The effort to build self-sufficiency among Iraqi security forces is behind schedule, pushing back plans to transfer operations in the country from US-led forces, an independent watchdog warned yesterday.
The delays could imperil US plans for Iraqis to take control of security within 18 months, a “benchmark” that is a central element of the Bush administration’s plans to reduce US troop numbers.
Stuart Bowen, the special inspector-general for Iraq reconstruction, said “some progress” had been made in building the Iraqi army’s ability to maintain equipment, supply security forces, transport personnel and equipment, and maintain the health of Iraqi soldiers. Some progress had also been made in shifting those logistics activities to the ministry of defence.
“However, significant challenges remain” that put at risk the goal of transferring logistics responsibility from the multinational force to the Iraq defence ministry by January 1 2008, his report said. The report also warned that planning for other logistics operations, which are to be transferred to the ministry of interior, was incomplete, resulting in “significant challenges” in shifting capabilities to the Iraqis.
The report, requested by John Warner, Republican chairman of the Senate armed services committee, is likely to heighten scrutiny of the administration’s plans for US forces in Iraq, the top issue among voters in the mid-term elections next week. President George W. Bush has steadfastly refused to set a timetable for the withdrawal of US troops. But last week, in an attempt to reverse voter sentiment, he said the US was “making clear that American patience is not unlimited”.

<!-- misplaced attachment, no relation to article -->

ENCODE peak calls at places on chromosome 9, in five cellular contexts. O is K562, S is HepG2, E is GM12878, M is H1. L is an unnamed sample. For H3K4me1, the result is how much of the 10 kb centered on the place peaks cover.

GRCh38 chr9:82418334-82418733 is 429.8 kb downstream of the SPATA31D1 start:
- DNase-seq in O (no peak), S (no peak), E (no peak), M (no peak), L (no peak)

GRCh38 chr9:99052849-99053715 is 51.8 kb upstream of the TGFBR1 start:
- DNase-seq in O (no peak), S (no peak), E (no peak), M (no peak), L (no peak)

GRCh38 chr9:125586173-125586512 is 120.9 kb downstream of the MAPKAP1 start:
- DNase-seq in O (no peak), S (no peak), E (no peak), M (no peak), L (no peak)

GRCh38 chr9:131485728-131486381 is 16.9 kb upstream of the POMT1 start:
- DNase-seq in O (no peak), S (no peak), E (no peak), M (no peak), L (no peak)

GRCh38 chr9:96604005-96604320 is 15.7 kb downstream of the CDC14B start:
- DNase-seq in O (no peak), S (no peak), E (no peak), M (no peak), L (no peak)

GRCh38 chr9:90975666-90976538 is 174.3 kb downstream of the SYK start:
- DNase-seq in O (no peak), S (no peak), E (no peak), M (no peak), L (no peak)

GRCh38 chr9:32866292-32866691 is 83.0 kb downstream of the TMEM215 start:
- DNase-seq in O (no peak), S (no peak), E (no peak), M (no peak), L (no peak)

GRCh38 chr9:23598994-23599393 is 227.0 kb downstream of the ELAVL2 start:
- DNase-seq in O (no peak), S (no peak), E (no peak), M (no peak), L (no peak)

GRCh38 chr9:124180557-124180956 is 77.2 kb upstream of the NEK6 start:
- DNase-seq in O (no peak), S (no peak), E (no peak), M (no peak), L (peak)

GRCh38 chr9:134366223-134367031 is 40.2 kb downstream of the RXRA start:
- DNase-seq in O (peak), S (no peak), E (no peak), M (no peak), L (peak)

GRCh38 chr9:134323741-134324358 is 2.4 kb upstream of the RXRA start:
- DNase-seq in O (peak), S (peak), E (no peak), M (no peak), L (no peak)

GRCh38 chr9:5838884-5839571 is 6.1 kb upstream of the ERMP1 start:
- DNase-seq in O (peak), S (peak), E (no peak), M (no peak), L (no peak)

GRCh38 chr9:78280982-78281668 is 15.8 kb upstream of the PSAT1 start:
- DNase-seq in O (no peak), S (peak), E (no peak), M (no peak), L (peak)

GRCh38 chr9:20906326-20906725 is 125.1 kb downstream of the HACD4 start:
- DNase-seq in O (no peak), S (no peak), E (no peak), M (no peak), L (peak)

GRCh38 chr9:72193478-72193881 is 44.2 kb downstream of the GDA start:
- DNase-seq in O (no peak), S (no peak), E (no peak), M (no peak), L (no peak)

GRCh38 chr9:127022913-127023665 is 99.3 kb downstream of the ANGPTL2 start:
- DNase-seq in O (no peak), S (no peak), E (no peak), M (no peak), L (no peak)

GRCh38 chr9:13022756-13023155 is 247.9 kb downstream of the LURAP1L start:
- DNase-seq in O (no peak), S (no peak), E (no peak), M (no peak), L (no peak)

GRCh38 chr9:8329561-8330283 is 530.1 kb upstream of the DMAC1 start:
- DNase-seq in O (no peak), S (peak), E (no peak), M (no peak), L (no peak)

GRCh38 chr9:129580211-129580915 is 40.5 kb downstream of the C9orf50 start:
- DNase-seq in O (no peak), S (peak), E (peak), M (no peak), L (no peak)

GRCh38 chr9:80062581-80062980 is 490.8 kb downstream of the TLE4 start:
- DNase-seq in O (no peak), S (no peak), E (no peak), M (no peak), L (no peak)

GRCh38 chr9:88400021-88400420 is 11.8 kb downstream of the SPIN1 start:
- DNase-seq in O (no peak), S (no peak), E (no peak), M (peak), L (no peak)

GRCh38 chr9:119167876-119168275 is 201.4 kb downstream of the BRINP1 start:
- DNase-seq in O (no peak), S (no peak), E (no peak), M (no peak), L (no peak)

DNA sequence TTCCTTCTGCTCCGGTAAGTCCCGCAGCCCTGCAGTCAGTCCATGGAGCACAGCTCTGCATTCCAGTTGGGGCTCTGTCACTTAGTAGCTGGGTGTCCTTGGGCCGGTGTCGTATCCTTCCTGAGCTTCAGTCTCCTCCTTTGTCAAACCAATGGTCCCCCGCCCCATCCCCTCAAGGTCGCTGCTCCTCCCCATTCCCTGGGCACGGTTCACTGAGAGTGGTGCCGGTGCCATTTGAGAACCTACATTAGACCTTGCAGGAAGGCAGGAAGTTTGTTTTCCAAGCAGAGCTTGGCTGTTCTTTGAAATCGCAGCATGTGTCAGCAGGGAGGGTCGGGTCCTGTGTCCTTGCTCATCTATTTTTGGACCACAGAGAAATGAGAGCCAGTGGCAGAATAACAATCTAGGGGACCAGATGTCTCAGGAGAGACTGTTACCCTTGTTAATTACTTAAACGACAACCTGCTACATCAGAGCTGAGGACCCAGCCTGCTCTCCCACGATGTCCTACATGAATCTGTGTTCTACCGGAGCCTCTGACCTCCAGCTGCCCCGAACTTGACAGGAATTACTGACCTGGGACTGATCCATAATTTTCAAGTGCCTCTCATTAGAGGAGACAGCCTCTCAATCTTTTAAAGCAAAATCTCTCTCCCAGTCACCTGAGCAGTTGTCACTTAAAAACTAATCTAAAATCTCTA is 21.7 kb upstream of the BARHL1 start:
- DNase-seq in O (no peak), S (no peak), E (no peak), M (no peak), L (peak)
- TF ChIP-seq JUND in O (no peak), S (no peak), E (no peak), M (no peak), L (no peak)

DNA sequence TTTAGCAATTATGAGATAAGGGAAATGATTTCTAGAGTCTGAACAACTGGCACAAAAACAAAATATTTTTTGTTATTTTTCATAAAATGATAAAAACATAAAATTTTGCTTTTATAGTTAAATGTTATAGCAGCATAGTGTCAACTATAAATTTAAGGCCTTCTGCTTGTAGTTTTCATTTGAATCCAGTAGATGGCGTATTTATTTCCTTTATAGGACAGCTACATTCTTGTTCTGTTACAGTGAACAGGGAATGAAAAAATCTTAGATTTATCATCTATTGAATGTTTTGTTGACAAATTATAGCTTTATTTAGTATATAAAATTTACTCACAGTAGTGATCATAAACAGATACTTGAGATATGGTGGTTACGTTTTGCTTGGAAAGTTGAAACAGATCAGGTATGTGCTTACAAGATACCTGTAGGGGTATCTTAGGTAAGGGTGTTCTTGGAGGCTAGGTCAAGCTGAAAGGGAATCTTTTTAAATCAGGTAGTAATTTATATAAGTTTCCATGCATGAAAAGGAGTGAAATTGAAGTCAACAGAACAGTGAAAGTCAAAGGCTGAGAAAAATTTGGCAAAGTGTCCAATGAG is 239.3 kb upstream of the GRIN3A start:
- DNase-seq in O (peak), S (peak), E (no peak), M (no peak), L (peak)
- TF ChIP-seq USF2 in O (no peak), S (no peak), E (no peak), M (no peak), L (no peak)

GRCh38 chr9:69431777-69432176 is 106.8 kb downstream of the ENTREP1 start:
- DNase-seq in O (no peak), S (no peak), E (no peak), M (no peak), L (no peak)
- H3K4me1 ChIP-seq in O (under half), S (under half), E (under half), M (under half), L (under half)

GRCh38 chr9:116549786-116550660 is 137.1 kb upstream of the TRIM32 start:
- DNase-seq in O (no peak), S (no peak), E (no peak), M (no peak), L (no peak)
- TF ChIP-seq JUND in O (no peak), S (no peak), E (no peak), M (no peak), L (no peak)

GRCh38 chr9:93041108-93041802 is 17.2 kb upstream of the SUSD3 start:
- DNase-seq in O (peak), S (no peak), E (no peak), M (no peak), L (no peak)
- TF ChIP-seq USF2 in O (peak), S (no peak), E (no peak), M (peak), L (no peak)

Mr Bowen, a former attorney for Mr Bush, has emerged as a tough critic of the reconstruction effort. In another report yesterday he warned that a lack of spare parts, a shortage of repair manuals and the vacancy of some maintenance positions limited the Iraqi security forces’ ability to sustain more than 370,000 weapons purchased by the Iraq Relief and Reconstruction Fund.
Mr Bowen called Iraqi logistics capabilities “a critical component” of efforts to help them provide their own security, and called for new plans for training.
Richard Lugar, Republican chairman of the Senate foreign relations committee, suggested on Sunday that US forces would have a long-term role in protecting Iraq’s borders. “They are going to need some security and we are going to need some security,” he told CNN. But Joseph Biden, the top Democrat on the panel, said a Democratic victory in the mid-term elections would force the White House to change course.
“The American people are going to have a referendum on Iraq,” Mr Biden said. “If it turns out they repudiate the president’s judgment, then I think you’re going to see a bipartisan effort [for a change of direction].”